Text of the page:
Slap Dance Studio – located on the second storey of a stretch of shop houses along Telok Ayer Road – is a prime example of a space catered first and foremost towards women. The dance studio is filled with natural light from large windows, and immaculately clean; bra tops and booty shorts are on sale near the front desk; a small sign on the wall at the studio front cautions that videography and photography are strictly prohibited.
As I ascend the stairs with my colleague for our interview, we hear the sound of uninhibited female laughter, raucous and melodic at the same time. It’s a beautiful sound; the sort of laughter one indulges in when one feels completely safe.
In contrast, the laughter I heard during my male trial class a week before had tended towards the sheepish, a way to defuse the underlying sense of tension from being in a foreign space.
Pole dancing has yet to take off with any sizeable segment of the local male population, although according to Jasmine Han, one of the three owners of Slap Dance Studio, interest has slowly begun to pick up.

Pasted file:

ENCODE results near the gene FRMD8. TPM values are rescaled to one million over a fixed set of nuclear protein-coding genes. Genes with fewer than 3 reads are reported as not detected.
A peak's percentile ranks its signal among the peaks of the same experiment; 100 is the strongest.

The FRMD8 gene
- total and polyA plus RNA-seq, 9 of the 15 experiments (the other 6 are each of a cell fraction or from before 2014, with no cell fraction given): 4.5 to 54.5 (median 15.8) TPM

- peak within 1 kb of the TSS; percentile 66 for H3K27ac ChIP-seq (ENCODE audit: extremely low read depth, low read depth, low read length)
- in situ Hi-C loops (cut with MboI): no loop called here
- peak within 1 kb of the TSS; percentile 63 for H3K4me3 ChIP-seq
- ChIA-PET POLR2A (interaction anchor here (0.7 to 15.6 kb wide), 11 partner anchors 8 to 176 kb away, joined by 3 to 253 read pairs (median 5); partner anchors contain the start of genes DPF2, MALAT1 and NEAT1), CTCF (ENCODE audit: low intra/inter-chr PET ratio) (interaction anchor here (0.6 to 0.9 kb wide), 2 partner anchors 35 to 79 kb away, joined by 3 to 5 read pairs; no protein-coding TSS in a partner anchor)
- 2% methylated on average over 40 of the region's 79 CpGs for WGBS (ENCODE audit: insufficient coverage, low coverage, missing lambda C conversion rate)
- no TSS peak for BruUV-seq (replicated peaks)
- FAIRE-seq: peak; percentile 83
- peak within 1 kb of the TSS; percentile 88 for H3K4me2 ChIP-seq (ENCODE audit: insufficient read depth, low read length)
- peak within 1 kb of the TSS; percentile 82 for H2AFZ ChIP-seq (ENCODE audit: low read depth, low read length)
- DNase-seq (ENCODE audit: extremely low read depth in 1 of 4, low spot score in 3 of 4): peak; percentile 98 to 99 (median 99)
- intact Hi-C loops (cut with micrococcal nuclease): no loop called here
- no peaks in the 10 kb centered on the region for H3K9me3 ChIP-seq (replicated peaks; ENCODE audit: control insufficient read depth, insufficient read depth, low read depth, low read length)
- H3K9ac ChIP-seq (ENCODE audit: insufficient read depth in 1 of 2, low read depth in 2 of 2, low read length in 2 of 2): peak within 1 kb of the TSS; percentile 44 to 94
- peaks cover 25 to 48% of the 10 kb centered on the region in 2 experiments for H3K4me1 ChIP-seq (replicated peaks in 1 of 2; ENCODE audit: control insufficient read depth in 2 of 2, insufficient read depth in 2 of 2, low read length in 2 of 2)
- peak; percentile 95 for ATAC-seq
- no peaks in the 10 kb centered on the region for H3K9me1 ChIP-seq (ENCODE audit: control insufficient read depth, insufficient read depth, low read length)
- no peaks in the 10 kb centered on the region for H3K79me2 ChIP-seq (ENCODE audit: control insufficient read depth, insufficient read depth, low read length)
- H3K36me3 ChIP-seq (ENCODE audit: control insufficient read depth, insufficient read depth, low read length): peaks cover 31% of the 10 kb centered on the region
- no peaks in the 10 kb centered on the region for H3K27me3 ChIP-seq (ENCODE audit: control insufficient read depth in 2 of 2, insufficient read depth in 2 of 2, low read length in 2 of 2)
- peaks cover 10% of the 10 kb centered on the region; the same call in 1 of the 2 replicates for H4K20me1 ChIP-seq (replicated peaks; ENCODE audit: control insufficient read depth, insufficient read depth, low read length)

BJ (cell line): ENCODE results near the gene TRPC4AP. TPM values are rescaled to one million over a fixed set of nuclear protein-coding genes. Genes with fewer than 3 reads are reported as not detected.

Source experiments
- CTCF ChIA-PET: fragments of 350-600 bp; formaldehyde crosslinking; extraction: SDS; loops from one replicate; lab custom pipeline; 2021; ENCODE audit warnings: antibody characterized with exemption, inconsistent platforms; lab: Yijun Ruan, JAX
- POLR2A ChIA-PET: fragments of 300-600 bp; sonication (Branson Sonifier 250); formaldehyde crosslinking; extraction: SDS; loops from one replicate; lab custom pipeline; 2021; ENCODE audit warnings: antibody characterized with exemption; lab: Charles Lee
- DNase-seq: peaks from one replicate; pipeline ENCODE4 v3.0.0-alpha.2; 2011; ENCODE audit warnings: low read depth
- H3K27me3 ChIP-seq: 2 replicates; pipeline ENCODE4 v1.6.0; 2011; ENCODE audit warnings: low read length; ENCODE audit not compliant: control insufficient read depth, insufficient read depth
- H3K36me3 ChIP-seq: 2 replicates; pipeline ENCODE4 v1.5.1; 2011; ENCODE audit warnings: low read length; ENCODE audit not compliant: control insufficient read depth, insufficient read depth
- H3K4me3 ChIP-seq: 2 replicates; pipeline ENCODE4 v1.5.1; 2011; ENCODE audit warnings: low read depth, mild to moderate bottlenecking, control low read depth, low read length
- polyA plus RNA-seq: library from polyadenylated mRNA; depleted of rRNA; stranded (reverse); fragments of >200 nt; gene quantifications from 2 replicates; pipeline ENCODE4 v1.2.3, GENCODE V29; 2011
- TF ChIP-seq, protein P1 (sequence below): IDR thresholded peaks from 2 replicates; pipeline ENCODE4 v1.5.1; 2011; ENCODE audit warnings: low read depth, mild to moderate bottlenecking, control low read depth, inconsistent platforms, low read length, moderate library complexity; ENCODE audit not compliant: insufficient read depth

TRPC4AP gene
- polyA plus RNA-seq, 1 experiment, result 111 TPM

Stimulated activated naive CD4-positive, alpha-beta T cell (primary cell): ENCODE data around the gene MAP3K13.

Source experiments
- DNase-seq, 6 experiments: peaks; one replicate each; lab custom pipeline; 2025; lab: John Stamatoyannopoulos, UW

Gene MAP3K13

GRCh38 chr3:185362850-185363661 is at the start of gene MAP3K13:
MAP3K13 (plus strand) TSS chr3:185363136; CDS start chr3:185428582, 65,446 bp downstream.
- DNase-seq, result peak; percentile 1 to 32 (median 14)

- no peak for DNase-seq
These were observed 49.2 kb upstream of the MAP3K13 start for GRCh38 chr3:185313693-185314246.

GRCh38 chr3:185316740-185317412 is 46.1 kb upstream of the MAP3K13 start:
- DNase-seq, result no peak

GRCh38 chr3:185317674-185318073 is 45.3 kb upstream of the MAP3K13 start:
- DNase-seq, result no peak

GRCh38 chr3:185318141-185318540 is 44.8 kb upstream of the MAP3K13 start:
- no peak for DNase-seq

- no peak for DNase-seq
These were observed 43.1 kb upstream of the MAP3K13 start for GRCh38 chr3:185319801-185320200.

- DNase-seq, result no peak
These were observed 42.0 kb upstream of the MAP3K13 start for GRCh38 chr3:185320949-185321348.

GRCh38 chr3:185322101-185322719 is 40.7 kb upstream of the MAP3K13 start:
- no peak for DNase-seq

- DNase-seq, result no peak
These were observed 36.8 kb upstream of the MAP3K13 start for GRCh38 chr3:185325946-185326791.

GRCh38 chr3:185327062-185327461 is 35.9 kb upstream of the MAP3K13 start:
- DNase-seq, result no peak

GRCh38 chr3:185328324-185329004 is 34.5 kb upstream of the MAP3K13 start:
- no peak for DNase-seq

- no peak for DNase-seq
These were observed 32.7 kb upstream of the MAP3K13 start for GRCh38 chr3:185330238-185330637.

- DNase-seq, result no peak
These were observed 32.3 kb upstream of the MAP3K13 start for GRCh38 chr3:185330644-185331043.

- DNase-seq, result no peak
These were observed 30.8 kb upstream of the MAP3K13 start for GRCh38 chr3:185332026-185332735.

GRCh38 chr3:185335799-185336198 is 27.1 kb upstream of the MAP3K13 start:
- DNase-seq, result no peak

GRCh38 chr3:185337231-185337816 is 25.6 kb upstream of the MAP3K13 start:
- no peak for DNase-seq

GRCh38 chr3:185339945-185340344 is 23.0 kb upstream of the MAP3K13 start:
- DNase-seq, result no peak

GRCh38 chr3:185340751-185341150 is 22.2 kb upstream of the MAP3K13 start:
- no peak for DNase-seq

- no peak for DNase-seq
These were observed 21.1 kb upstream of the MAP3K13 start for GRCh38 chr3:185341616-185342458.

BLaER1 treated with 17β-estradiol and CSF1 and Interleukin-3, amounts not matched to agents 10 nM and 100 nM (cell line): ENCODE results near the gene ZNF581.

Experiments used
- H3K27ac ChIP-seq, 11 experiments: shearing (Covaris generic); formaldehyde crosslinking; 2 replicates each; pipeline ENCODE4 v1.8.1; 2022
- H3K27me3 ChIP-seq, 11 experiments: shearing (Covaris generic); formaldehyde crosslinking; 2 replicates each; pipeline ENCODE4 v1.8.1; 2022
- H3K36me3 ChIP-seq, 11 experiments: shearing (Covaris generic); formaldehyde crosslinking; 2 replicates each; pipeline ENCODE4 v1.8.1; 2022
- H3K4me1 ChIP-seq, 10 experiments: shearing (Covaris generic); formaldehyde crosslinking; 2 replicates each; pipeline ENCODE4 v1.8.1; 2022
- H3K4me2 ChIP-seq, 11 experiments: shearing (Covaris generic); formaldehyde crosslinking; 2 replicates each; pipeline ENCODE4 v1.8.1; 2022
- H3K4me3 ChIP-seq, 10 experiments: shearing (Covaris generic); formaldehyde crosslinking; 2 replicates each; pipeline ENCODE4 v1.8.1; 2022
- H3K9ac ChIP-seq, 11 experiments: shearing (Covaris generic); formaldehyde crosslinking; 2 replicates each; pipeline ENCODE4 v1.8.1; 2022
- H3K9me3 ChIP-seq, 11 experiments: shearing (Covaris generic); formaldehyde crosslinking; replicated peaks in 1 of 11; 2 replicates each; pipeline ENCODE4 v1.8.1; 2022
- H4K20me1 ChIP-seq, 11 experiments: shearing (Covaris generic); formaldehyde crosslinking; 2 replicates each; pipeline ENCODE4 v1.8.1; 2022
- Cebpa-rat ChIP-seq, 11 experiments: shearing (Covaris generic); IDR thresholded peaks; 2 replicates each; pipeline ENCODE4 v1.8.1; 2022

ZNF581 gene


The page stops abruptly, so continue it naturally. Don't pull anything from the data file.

“There are men who have been calling up to enquire,” she tells me. “Which is why we decided to have a group trial class to gauge interest. But there are definitely fewer men doing pole in Singapore [compared to other countries]. If you look at pole acrobatics in China, in Russia, in Cirque Du Soleil, most of the performers are males.”
THE HISTORY OF POLE
Mention the words ‘pole dancing’, and the image that still comes up on a regular basis is of smoky rooms, women in various states of undress, and dollar bills strategically shoved into G-strings.
It’s a stereotype that sorely needs debunking. In the West, the history of pole dance does indeed seem to have a sexualised origin, as it moved from tent to bar: during the Great Depression of the 1920s, ‘Hoochi Coochi’ dancers at travelling fairs would dance with the poles holding the tents in place.